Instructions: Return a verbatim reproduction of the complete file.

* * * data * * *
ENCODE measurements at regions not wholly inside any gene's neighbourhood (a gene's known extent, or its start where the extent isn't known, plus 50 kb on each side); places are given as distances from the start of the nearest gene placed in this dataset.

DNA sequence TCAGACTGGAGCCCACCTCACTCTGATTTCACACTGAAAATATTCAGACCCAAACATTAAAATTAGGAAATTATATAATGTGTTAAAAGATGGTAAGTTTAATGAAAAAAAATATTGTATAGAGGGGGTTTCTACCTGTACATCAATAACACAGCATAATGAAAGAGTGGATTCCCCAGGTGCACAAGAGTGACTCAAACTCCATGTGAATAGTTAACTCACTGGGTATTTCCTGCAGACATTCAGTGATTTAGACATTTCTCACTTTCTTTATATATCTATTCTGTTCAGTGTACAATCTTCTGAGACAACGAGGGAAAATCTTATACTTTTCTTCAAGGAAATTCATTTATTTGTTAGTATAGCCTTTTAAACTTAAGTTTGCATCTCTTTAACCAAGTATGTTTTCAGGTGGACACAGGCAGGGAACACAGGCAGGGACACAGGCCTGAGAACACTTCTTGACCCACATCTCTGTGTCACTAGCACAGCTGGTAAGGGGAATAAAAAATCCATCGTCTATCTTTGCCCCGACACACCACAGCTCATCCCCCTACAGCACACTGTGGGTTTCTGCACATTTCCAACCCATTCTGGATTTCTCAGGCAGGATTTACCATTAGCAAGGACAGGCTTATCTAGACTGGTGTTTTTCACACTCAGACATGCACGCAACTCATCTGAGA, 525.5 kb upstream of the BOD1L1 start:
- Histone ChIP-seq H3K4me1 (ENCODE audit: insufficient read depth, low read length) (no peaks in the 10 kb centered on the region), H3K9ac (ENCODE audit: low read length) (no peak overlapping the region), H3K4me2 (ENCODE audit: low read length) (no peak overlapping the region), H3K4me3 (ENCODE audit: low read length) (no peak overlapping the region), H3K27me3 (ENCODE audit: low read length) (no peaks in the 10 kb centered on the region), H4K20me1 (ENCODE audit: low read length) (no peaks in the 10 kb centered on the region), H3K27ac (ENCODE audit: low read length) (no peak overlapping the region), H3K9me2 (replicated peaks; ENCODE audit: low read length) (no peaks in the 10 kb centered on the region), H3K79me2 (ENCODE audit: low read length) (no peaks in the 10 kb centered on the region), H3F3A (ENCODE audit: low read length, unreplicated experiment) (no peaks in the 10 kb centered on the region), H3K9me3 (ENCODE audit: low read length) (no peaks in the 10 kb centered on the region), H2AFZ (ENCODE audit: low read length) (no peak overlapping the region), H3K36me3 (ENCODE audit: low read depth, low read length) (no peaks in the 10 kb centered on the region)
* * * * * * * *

ENCODE measurements at regions not wholly inside any gene's neighbourhood (a gene's known extent, or its start where the extent isn't known, plus 50 kb on each side); places are given as distances from the start of the nearest gene placed in this dataset.

DNA sequence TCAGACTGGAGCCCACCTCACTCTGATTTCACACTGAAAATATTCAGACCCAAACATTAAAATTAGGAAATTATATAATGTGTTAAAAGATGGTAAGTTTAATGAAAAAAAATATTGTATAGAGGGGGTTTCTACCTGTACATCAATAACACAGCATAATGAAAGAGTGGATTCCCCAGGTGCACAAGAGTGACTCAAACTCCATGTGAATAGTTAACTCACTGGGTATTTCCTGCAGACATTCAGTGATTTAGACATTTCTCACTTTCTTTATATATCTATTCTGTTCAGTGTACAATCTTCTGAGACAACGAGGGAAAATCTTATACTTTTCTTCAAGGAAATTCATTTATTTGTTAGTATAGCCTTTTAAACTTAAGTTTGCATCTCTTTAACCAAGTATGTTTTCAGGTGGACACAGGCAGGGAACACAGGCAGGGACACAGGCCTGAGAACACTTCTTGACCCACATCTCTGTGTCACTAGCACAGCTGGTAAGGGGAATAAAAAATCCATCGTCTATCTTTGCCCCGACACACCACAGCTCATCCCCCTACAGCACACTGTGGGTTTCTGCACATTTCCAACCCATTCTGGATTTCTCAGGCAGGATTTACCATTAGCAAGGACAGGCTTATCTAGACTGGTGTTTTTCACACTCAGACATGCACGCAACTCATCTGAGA, 525.5 kb upstream of the BOD1L1 start:
- Histone ChIP-seq H3K4me1 (ENCODE audit: insufficient read depth, low read length) (no peaks in the 10 kb centered on the region), H3K9ac (ENCODE audit: low read length) (no peak overlapping the region), H3K4me2 (ENCODE audit: low read length) (no peak overlapping the region), H3K4me3 (ENCODE audit: low read length) (no peak overlapping the region), H3K27me3 (ENCODE audit: low read length) (no peaks in the 10 kb centered on the region), H4K20me1 (ENCODE audit: low read length) (no peaks in the 10 kb centered on the region), H3K27ac (ENCODE audit: low read length) (no peak overlapping the region), H3K9me2 (replicated peaks; ENCODE audit: low read length) (no peaks in the 10 kb centered on the region), H3K79me2 (ENCODE audit: low read length) (no peaks in the 10 kb centered on the region), H3F3A (ENCODE audit: low read length, unreplicated experiment) (no peaks in the 10 kb centered on the region), H3K9me3 (ENCODE audit: low read length) (no peaks in the 10 kb centered on the region), H2AFZ (ENCODE audit: low read length) (no peak overlapping the region), H3K36me3 (ENCODE audit: low read depth, low read length) (no peaks in the 10 kb centered on the region)